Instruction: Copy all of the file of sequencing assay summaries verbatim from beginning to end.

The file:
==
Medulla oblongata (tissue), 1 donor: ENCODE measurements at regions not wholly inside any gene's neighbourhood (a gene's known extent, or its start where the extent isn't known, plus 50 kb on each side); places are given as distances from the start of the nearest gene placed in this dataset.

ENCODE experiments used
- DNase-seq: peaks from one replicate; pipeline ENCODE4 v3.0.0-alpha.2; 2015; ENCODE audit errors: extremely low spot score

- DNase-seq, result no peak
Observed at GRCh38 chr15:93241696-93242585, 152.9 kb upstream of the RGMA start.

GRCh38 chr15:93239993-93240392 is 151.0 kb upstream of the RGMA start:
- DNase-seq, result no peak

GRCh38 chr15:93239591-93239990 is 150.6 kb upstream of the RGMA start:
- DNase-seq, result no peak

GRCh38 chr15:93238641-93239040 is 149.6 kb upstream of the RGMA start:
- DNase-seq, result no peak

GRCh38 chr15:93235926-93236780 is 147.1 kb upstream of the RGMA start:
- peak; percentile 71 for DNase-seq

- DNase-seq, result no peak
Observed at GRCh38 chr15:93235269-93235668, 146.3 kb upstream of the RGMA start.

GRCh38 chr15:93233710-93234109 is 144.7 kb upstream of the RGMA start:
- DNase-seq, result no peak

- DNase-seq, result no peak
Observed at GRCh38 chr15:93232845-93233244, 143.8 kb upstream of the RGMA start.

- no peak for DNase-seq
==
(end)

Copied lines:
Medulla oblongata (tissue), 1 donor: ENCODE measurements at regions not wholly inside any gene's neighbourhood (a gene's known extent, or its start where the extent isn't known, plus 50 kb on each side); places are given as distances from the start of the nearest gene placed in this dataset.

ENCODE experiments used
- DNase-seq: peaks from one replicate; pipeline ENCODE4 v3.0.0-alpha.2; 2015; ENCODE audit errors: extremely low spot score

- DNase-seq, result no peak
Observed at GRCh38 chr15:93241696-93242585, 152.9 kb upstream of the RGMA start.

GRCh38 chr15:93239993-93240392 is 151.0 kb upstream of the RGMA start:
- DNase-seq, result no peak

GRCh38 chr15:93239591-93239990 is 150.6 kb upstream of the RGMA start:
- DNase-seq, result no peak

GRCh38 chr15:93238641-93239040 is 149.6 kb upstream of the RGMA start:
- DNase-seq, result no peak

GRCh38 chr15:93235926-93236780 is 147.1 kb upstream of the RGMA start:
- peak; percentile 71 for DNase-seq

- DNase-seq, result no peak
Observed at GRCh38 chr15:93235269-93235668, 146.3 kb upstream of the RGMA start.

GRCh38 chr15:93233710-93234109 is 144.7 kb upstream of the RGMA start:
- DNase-seq, result no peak

- DNase-seq, result no peak
Observed at GRCh38 chr15:93232845-93233244, 143.8 kb upstream of the RGMA start.

- no peak for DNase-seq